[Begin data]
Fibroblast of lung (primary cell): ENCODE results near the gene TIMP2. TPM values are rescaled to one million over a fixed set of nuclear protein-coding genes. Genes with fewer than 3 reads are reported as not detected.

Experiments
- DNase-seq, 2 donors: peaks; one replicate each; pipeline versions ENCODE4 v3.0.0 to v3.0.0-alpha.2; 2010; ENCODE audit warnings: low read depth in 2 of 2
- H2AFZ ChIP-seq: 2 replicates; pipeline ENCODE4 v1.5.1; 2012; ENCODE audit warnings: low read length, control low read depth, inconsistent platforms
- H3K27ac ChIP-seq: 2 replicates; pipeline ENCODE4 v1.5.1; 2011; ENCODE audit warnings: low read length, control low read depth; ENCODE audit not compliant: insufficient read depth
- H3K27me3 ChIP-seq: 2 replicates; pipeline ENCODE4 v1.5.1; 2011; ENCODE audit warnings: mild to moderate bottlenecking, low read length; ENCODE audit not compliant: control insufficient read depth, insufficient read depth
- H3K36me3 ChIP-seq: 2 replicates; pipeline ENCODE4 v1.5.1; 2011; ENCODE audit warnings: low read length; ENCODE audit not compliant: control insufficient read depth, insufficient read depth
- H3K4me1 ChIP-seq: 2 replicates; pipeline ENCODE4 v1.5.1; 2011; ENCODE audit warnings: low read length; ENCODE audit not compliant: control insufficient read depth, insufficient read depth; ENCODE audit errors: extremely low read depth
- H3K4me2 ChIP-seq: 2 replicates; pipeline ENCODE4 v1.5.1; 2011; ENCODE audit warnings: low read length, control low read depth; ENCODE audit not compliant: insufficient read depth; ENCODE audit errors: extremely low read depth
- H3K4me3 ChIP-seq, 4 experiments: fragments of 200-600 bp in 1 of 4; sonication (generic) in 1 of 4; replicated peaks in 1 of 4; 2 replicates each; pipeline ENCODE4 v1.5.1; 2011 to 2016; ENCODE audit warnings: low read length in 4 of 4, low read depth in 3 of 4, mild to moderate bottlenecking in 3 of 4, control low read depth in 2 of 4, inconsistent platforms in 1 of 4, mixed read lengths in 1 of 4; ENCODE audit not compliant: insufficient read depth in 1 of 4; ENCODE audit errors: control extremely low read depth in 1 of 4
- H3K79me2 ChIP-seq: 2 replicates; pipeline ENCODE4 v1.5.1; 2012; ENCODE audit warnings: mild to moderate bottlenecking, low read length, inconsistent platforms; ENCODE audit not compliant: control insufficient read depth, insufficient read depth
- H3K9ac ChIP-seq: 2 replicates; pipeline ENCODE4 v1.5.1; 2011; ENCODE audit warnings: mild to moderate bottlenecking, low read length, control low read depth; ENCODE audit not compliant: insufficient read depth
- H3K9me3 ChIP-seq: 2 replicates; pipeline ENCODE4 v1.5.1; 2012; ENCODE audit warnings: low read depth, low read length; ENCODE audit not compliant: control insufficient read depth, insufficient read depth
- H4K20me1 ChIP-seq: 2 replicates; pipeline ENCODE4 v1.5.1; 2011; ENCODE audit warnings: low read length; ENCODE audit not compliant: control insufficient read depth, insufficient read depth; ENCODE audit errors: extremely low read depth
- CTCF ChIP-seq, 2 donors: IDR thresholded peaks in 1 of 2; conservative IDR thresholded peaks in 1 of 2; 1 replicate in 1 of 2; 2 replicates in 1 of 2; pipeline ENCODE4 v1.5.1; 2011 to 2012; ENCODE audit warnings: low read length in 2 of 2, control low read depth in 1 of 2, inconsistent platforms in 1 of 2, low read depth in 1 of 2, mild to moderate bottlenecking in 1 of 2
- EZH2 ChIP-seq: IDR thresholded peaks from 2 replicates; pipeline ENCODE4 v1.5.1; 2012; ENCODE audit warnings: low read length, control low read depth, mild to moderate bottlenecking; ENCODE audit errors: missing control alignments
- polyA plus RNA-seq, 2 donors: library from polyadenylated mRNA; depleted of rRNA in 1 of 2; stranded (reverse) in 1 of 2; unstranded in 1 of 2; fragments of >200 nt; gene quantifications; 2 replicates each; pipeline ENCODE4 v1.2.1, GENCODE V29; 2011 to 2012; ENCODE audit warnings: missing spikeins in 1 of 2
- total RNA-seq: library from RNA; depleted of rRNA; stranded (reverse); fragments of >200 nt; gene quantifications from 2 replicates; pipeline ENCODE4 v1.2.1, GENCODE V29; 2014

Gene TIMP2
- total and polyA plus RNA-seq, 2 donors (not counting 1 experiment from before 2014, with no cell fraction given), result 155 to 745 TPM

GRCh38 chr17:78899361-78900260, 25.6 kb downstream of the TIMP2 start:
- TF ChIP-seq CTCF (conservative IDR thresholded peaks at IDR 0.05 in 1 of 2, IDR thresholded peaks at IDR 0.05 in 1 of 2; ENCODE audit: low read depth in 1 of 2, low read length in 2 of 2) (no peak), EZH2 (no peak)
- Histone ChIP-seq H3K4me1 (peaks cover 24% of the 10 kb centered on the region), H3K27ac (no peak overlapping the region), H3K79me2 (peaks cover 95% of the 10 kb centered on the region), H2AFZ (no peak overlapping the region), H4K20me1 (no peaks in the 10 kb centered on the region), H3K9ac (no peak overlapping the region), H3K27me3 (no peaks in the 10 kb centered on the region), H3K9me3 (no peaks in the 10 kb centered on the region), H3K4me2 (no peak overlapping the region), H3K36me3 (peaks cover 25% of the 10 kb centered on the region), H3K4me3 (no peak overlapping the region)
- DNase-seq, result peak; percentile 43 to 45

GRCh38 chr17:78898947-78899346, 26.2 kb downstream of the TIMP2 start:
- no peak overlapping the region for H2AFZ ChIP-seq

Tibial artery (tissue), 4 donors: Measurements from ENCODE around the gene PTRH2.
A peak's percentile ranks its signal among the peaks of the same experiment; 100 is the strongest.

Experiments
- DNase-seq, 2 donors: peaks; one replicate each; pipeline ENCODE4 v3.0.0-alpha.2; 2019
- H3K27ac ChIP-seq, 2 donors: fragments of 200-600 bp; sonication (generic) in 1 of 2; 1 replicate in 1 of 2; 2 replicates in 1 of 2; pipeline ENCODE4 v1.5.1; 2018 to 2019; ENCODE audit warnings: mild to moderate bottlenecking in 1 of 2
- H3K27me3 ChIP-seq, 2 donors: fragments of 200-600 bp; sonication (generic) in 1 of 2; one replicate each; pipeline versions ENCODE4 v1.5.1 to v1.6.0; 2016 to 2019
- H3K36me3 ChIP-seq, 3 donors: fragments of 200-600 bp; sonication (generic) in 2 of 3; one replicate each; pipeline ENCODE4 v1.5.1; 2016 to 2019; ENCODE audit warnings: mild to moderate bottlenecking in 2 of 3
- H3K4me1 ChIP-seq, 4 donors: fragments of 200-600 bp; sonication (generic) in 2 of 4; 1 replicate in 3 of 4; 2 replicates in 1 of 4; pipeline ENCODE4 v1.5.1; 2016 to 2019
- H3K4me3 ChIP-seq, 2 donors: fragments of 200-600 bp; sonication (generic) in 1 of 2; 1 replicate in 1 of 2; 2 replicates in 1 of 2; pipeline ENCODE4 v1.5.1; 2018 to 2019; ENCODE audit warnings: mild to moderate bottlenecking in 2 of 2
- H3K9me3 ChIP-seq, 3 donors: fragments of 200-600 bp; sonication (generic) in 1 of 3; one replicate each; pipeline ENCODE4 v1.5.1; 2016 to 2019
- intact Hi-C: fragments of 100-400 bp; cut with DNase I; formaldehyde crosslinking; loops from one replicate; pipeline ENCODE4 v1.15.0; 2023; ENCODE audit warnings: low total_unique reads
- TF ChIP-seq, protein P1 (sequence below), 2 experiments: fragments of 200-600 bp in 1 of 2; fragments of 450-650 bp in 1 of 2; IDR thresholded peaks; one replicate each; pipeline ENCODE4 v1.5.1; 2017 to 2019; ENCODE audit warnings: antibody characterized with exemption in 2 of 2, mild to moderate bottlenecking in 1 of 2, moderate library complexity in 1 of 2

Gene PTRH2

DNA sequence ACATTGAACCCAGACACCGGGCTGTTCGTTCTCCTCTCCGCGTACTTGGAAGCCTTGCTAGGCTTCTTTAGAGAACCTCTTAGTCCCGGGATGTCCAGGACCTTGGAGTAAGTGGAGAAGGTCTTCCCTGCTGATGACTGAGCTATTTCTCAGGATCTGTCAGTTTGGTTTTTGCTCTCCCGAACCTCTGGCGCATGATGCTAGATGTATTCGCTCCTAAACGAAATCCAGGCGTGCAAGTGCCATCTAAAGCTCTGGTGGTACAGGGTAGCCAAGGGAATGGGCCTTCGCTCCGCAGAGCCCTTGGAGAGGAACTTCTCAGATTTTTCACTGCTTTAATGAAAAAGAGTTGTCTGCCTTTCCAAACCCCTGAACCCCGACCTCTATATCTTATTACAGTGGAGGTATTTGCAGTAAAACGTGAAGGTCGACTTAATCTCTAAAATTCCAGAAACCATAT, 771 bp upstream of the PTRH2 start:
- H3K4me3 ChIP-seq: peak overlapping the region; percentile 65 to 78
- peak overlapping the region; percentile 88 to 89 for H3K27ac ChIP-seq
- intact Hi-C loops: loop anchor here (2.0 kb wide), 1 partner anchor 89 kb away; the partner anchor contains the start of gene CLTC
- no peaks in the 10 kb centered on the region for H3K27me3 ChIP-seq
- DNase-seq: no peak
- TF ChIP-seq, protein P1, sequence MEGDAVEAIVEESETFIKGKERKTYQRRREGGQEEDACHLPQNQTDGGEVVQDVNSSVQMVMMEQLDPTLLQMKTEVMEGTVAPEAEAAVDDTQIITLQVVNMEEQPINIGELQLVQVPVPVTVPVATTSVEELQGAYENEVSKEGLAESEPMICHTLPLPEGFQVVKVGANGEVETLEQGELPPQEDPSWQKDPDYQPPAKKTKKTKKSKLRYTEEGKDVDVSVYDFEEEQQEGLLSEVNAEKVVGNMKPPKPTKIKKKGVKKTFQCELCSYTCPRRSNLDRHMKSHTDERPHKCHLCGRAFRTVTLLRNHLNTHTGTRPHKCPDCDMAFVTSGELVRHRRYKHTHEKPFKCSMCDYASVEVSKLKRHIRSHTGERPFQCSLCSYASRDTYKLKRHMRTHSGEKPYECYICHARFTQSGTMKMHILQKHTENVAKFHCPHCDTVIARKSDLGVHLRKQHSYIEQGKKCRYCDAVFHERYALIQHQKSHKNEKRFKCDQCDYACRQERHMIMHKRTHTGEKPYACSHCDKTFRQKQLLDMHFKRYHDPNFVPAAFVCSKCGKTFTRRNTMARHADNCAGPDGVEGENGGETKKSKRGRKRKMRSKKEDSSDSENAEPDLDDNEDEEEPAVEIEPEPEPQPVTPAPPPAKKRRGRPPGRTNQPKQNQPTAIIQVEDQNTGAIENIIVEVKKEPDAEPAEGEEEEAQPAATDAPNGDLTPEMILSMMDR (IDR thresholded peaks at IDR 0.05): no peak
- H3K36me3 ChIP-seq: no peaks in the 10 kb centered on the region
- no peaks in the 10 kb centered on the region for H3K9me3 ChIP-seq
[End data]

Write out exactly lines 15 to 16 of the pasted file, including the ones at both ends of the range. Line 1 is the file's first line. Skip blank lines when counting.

- CTCF ChIP-seq, 2 donors: IDR thresholded peaks in 1 of 2; conservative IDR thresholded peaks in 1 of 2; 1 replicate in 1 of 2; 2 replicates in 1 of 2; pipeline ENCODE4 v1.5.1; 2011 to 2012; ENCODE audit warnings: low read length in 2 of 2, control low read depth in 1 of 2, inconsistent platforms in 1 of 2, low read depth in 1 of 2, mild to moderate bottlenecking in 1 of 2
- EZH2 ChIP-seq: IDR thresholded peaks from 2 replicates; pipeline ENCODE4 v1.5.1; 2012; ENCODE audit warnings: low read length, control low read depth, mild to moderate bottlenecking; ENCODE audit errors: missing control alignments